ask the UXperts empathy & active listening

two people listening intently, while pen and notepad rest unused on table

The practice of note-taking is heavily ingrained. Throughout school, students take notes as a way of remembering things and as a sense-making tool. This carries over into people’s professional lives. There is a time, however, when taking notes is contraindicated: during a listening session. I encourage participants in this UX Mastery community chat to put down the pen for the time being. Reprinted below.

HAWK
First up, I’d like to introduce you all to Indi Young, our UXpert for the session
Thanks so much for making time to chat with us today Indi
indi
Glad to do it!
HAWK
To give you the formal bio:
Indi has been a trailblazer of experience design since the dot-com boom, using her roots in computer science to help people adopt a neutral, well-considered mindset. In 2001 she was a founder of Adaptive Path, the San Francisco experience design agency. In 2008, her book Mental Models, introducing mental model diagrams, was published. Her second book, Practical Empathy, was released in 2015. She writes articles, conducts workshops and webinars, and speaks about the importance of pushing the boundaries of your perspective.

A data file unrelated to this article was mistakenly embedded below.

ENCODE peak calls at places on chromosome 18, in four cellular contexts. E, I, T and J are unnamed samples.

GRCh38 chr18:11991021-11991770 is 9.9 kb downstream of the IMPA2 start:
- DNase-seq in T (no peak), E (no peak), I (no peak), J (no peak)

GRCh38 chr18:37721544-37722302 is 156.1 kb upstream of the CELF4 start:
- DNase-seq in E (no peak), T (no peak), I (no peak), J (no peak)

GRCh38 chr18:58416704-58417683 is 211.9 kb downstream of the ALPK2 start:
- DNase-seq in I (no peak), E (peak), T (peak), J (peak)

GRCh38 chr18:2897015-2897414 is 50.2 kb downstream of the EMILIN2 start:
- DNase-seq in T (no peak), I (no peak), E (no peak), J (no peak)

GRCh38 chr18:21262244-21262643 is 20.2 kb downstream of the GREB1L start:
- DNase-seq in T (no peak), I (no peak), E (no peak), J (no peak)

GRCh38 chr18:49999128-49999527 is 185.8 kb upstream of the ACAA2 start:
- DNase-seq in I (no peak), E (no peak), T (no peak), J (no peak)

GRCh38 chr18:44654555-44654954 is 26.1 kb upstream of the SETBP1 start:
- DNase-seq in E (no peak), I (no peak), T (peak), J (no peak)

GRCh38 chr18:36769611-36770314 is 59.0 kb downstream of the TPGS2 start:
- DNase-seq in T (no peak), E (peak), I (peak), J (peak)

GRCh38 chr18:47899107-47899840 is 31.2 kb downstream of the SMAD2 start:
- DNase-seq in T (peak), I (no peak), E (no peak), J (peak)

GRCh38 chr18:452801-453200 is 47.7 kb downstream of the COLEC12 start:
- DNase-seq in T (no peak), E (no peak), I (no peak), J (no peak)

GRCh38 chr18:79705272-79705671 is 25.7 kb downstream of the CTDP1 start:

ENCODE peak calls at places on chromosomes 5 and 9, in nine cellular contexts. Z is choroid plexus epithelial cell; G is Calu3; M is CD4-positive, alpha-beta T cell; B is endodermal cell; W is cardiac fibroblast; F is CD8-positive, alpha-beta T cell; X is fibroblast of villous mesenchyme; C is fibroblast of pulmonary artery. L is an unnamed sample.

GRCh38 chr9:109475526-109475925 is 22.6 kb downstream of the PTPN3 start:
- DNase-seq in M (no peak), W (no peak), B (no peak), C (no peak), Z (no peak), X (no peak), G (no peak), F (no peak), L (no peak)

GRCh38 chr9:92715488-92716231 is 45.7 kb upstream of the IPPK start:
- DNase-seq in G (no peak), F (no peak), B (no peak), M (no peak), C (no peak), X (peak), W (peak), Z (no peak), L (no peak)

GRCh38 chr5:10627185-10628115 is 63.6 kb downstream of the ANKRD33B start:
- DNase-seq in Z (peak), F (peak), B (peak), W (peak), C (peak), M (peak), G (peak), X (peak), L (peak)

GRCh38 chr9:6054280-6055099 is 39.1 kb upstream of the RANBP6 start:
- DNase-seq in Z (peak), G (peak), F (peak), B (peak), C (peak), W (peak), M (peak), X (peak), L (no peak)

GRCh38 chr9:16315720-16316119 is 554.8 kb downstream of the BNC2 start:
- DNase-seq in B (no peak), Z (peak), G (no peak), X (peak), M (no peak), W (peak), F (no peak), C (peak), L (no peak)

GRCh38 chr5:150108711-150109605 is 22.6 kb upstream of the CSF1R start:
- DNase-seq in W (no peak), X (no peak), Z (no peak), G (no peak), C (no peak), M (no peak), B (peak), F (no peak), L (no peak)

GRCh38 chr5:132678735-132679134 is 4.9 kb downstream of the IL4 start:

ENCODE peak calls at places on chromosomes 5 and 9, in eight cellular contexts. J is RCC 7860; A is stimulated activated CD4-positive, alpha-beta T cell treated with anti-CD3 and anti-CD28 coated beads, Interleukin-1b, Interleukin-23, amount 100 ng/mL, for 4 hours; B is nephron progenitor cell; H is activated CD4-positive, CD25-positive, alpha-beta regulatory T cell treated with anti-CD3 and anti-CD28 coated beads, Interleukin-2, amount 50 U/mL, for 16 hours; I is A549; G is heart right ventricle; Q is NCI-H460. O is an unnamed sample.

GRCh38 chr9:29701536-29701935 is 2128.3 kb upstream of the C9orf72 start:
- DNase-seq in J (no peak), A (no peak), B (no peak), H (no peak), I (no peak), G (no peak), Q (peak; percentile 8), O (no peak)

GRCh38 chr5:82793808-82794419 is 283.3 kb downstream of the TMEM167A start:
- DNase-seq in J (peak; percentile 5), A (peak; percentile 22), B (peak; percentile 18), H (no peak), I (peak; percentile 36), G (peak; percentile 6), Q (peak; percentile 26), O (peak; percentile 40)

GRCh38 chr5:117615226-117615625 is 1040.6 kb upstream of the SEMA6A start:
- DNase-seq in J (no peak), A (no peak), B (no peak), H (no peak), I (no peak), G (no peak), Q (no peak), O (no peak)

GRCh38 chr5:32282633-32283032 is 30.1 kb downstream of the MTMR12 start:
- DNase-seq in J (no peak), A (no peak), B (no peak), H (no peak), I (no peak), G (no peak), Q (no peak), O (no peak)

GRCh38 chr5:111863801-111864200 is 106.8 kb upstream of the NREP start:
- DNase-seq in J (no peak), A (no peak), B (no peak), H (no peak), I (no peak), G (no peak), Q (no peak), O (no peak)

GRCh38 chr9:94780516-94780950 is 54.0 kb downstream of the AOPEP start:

If you haven’t already, I’d recommend checking out Indi’s site http://indiyoung.com/
indi
(I just put up the workshop descriptions, finally!)
HAWK
I’m really interested to hear more about todays subject, because I think empathy is something that we could all do better!
on that note, I’m going to hand over to Indi to give us an introduction to the topic
indi
That’s what everyone says. “empathy” — I want me some more.
but what does “empathy” mean? in relation to your work?
 
There are all sorts of definitions. Most common is “be more sensitive.”
 
which is nice, but not viable in a *lot* of organizations.
 
There’s emotional empathy (also called “affective empathy” in academic literature)
which is basically a strong emotional connection with another person over something they said, where you feel their emotion
it’s illuminating and powerful; you’ve all probably felt emotional empathy at some point.